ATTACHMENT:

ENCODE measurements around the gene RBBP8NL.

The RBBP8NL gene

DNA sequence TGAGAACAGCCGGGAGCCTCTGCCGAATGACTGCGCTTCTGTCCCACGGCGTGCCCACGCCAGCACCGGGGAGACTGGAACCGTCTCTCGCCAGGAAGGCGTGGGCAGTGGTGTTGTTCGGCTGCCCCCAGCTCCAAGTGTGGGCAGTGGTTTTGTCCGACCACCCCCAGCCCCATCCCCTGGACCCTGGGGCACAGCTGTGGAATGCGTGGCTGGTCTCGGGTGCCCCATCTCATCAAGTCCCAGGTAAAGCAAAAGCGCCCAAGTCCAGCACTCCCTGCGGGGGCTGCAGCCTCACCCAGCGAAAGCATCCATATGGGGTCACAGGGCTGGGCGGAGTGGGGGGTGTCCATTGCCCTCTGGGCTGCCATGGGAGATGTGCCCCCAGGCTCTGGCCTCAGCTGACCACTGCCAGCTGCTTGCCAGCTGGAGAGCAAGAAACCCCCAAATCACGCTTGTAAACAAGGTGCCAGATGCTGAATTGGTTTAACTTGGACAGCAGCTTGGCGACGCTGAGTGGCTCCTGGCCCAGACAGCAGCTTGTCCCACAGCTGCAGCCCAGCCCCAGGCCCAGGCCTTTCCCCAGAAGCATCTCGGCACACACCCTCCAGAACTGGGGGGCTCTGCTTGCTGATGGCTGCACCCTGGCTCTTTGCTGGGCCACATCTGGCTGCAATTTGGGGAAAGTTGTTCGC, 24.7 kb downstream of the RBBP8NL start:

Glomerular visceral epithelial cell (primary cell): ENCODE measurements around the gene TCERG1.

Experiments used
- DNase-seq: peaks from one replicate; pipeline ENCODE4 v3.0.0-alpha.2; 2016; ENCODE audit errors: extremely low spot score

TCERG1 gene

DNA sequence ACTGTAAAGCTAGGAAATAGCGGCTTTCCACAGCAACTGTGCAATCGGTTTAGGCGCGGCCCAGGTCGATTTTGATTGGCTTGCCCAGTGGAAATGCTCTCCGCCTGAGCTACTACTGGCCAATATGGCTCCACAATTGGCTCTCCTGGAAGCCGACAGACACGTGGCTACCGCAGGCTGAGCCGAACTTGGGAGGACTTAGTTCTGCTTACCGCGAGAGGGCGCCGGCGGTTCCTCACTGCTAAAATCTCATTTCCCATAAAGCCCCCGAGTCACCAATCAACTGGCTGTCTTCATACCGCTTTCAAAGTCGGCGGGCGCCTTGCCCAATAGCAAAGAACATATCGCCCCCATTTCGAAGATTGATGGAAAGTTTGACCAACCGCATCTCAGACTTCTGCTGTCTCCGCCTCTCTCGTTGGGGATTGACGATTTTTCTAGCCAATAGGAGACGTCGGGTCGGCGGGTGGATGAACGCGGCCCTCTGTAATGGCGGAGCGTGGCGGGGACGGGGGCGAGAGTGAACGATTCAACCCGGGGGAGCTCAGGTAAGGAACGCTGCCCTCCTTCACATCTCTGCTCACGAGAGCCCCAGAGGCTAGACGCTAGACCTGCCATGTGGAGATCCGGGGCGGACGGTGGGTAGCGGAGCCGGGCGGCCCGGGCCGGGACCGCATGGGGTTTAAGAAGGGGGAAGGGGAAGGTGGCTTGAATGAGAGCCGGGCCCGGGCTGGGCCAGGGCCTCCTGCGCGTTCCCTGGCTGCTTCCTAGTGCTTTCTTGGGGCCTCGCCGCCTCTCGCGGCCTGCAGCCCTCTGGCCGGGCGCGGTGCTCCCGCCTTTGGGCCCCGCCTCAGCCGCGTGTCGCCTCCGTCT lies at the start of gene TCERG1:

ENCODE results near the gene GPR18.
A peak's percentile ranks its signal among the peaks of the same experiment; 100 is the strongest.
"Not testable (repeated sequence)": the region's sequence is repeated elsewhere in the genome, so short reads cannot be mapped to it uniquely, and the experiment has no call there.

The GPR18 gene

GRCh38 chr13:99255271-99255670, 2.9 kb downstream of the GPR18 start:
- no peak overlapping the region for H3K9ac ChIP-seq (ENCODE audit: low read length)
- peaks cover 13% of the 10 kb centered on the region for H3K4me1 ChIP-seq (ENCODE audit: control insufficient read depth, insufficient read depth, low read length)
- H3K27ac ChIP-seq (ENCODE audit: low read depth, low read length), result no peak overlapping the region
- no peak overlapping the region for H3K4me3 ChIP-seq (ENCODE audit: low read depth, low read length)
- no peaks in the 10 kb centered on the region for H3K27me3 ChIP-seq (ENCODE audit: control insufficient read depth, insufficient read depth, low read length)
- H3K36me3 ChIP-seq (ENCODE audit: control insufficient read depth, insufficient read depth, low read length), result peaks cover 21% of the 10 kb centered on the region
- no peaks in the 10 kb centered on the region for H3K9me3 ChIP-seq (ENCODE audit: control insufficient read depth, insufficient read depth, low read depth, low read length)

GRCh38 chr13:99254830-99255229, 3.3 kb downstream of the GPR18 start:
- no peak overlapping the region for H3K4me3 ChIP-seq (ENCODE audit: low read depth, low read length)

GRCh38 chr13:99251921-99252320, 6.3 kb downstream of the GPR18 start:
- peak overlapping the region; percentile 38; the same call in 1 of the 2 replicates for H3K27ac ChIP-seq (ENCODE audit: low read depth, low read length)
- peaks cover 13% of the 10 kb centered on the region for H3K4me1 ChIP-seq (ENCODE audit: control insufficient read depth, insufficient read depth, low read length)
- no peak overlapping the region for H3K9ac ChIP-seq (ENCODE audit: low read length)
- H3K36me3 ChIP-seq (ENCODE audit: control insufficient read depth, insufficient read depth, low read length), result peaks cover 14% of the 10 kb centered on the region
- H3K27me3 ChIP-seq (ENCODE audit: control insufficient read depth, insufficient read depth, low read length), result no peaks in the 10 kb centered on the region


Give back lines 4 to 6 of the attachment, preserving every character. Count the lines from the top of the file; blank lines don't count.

Glomerular visceral epithelial cell (primary cell): ENCODE measurements around the gene TCERG1.

Experiments used
- DNase-seq: peaks from one replicate; pipeline ENCODE4 v3.0.0-alpha.2; 2016; ENCODE audit errors: extremely low spot score